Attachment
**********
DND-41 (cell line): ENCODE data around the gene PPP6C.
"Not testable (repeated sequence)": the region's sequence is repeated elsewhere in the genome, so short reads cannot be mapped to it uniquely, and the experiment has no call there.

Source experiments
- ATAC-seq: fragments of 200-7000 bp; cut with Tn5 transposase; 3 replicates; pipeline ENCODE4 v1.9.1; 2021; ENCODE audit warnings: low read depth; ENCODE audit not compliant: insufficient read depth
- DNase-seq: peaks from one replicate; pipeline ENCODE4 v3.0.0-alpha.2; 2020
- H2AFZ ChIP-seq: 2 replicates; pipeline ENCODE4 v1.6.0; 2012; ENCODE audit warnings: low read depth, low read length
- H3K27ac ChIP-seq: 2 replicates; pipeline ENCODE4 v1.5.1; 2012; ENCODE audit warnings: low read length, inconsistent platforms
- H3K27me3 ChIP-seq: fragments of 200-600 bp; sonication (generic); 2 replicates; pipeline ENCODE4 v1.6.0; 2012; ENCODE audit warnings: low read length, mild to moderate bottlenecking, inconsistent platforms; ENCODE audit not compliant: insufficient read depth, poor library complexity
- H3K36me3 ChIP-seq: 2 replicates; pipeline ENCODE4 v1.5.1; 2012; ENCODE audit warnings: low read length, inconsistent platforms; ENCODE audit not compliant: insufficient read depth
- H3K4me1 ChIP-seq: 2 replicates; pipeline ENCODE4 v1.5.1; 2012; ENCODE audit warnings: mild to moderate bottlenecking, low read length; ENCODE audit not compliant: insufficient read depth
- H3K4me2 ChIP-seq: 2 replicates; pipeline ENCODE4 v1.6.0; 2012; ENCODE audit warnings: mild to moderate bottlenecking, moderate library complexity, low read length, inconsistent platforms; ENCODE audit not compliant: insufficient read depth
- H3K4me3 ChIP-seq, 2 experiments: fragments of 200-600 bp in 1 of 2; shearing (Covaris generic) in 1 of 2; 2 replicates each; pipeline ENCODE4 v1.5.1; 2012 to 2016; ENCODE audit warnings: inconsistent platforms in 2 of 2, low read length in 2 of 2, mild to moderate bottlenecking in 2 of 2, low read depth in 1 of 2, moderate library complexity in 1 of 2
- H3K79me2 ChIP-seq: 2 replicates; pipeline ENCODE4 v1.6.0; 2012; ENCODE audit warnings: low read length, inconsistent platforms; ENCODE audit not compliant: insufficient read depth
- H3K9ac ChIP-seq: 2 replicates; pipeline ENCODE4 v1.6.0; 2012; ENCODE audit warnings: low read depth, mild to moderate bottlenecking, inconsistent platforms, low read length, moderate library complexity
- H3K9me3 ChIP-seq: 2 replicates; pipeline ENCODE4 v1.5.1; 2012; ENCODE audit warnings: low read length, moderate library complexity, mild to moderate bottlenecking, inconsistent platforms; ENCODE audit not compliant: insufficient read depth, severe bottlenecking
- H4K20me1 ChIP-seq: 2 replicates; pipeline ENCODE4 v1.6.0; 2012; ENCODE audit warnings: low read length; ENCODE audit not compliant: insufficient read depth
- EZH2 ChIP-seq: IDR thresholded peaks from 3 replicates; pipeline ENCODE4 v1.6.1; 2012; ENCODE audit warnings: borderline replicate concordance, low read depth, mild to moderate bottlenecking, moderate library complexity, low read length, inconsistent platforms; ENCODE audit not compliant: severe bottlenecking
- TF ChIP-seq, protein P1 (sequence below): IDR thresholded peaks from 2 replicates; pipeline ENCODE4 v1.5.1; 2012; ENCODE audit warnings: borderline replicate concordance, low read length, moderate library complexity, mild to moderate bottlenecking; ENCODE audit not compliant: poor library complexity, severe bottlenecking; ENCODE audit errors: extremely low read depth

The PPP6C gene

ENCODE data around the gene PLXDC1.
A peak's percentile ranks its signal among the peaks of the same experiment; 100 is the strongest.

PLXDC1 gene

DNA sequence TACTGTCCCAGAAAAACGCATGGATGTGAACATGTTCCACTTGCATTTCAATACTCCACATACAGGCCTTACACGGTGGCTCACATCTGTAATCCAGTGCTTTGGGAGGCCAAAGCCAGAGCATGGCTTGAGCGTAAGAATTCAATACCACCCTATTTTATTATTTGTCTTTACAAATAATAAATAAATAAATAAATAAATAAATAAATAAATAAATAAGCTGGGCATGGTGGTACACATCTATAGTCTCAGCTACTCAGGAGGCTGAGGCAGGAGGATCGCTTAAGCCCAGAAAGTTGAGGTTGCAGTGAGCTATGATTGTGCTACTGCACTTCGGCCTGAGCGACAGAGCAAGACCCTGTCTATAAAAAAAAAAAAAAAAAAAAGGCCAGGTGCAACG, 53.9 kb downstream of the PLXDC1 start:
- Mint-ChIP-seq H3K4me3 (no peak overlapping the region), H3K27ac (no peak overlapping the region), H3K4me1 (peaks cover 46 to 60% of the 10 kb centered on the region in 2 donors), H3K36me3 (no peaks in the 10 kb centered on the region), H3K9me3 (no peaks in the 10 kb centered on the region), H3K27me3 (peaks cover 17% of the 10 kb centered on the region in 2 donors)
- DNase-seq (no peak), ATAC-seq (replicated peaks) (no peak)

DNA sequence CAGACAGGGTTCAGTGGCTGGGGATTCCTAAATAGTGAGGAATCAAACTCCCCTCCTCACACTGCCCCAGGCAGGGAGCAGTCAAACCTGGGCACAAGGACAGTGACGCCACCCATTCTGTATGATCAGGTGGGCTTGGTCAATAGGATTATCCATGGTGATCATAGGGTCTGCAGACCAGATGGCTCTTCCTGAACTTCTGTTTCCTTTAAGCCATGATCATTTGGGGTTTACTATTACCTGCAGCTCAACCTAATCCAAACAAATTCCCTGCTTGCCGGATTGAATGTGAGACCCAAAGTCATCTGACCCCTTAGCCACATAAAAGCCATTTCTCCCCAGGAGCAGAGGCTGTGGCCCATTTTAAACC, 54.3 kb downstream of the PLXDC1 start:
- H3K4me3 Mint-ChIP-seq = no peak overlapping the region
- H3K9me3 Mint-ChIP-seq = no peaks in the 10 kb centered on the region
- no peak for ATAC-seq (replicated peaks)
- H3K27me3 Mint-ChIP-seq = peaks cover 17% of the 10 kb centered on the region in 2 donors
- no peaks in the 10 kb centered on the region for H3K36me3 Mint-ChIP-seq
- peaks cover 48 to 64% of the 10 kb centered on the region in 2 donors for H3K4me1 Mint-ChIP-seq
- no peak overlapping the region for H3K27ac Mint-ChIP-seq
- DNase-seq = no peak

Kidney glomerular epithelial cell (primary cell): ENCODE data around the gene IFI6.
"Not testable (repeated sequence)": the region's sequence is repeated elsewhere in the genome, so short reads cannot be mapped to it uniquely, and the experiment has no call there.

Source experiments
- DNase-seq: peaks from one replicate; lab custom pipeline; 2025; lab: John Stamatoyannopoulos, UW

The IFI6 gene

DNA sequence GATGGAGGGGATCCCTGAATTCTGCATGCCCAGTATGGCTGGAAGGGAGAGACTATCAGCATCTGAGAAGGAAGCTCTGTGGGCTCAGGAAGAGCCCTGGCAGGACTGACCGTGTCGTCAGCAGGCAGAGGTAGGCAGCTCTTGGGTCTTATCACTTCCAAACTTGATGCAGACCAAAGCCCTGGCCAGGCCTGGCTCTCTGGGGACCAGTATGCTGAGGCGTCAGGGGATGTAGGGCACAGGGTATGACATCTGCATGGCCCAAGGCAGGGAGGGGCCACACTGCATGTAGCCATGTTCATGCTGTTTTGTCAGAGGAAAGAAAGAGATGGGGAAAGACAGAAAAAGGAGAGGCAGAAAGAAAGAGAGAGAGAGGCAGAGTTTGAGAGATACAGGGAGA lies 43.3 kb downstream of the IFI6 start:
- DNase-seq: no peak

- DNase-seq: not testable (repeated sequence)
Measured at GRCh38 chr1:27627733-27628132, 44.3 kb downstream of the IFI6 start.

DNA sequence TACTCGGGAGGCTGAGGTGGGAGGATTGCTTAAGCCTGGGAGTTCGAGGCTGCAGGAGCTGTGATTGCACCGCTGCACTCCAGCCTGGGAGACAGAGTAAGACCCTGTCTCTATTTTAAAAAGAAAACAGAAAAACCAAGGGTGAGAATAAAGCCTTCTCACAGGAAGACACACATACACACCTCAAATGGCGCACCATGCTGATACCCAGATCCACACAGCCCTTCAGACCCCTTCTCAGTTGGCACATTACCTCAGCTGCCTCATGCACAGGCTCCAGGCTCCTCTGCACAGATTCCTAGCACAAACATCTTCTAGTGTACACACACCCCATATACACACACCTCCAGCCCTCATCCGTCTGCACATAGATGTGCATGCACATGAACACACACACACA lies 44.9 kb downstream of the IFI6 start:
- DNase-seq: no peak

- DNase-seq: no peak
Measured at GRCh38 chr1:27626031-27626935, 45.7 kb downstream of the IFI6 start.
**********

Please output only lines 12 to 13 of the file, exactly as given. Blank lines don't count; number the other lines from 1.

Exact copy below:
- H3K4me3 ChIP-seq, 2 experiments: fragments of 200-600 bp in 1 of 2; shearing (Covaris generic) in 1 of 2; 2 replicates each; pipeline ENCODE4 v1.5.1; 2012 to 2016; ENCODE audit warnings: inconsistent platforms in 2 of 2, low read length in 2 of 2, mild to moderate bottlenecking in 2 of 2, low read depth in 1 of 2, moderate library complexity in 1 of 2
- H3K79me2 ChIP-seq: 2 replicates; pipeline ENCODE4 v1.6.0; 2012; ENCODE audit warnings: low read length, inconsistent platforms; ENCODE audit not compliant: insufficient read depth